Doing the Waive
Ed. Dept. is chided for failing to report to Congress on waivers.
The Department of Education has talked openly about the waivers of federal requirements it has granted to states and school districts.
Secretary of Education Margaret Spellings made a high-profile 2005 speech, for instance, to announce pilot projects for growth models for accountability under the No Child Left Behind Act. She also readily promised leniency for states and districts affected by the hurricanes that hit the Gulf Coast in 2005.
Despite its openness with the public, the department forgot to formally notify Congress, according to a report this month from the Education Department’s inspector general’s office.
In a review of 197 waivers granted under NCLB from 2002 through 2006, the inspector general found that the department never reported them to Congress as required by the No Child Left Behind law. It also didn’t publish formal notification of the waivers in the Federal Register, which the law requires as well.
In the Education Department’s March 27 response to a draft of the report, a department official acknowledged the lack of notification but downplays the department’s inaction.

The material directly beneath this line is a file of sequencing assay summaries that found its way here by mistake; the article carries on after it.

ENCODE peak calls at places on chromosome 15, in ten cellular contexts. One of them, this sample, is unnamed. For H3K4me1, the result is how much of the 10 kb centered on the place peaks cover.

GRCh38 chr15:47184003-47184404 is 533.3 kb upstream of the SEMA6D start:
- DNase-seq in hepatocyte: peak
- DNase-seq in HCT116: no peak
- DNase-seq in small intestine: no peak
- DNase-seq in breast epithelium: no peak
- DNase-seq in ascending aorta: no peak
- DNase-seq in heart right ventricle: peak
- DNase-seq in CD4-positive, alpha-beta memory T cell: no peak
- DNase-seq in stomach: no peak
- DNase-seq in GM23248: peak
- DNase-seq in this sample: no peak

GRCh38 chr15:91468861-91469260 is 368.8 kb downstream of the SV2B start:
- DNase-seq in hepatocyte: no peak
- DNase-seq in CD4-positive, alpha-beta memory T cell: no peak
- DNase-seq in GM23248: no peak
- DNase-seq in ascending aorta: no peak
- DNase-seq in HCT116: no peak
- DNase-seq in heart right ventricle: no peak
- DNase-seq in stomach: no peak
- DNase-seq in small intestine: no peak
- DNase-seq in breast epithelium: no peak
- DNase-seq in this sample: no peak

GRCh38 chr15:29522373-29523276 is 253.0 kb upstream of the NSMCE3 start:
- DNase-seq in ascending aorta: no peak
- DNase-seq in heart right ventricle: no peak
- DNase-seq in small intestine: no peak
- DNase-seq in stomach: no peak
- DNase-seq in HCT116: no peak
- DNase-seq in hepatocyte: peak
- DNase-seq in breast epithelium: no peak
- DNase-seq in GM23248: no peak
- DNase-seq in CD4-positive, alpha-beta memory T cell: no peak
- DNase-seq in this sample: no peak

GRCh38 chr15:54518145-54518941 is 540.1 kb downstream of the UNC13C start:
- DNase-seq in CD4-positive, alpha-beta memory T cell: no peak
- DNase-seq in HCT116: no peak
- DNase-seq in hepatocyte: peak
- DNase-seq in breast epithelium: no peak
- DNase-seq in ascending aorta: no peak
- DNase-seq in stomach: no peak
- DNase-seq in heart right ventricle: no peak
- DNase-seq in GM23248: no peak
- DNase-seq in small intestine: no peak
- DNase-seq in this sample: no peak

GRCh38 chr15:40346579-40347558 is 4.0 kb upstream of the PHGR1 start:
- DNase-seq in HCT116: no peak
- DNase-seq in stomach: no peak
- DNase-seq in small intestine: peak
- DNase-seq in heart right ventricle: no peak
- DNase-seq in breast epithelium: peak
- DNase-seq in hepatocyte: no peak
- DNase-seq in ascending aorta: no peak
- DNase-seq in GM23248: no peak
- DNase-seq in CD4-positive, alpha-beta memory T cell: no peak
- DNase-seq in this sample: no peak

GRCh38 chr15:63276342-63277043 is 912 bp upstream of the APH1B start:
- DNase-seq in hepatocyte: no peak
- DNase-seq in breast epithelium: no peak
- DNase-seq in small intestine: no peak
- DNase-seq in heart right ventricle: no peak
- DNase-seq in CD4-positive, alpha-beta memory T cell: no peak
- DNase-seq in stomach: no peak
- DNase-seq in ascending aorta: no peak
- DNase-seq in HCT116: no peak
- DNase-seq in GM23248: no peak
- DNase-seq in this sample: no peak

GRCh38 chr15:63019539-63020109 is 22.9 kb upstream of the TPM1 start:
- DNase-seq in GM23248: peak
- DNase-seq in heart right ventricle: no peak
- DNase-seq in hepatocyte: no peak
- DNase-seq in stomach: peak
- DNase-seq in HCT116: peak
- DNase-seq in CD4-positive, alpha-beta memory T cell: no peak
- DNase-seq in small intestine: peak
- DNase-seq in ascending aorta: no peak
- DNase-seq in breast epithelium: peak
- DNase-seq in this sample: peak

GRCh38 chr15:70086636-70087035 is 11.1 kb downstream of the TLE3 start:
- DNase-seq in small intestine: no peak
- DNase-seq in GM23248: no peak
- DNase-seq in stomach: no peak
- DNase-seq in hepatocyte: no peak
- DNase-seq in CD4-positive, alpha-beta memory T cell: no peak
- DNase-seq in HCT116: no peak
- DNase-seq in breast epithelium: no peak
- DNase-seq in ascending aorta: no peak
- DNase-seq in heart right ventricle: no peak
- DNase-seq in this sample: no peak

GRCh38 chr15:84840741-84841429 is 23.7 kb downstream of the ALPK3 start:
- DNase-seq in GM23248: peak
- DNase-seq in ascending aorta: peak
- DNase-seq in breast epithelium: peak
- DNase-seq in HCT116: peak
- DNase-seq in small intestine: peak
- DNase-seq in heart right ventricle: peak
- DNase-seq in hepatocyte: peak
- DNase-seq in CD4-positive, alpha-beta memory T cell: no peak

The NCLB law doesn’t set a deadline for notifying Congress of waivers or for noting them in the Federal Register, wrote Kerri L. Briggs, the acting assistant secretary for elementary and secondary education. Since 2002, the department has given “very few substantive waivers,” Ms. Briggs wrote. More than half concerned administrative spending in programs for American Indians.
Ms. Briggs added that department officials did tell members of Congress when waivers were granted to their states or to school districts they represent. The department also is planning to send a formal report to Congress, she said.
In addition to the waivers for Indian programs, the department has allowed five states to use so-called growth models for accountability under the NCLB law. It also has permitted six districts to provide tutoring before offering school choice to students in low-performing schools, reversing the order called for under the law. In 2005 and 2006, it issued 18 waivers to states and districts affected by Hurricanes Katrina and Rita.
In the April 5 audit report, Helen Lew, an assistant inspector general, recommended that the department send an annual report to Congress listing the waivers it has granted, and to “regularly” publish notices in the Federal Register about such waivers.
Vol. 26, Issue 33, Page 21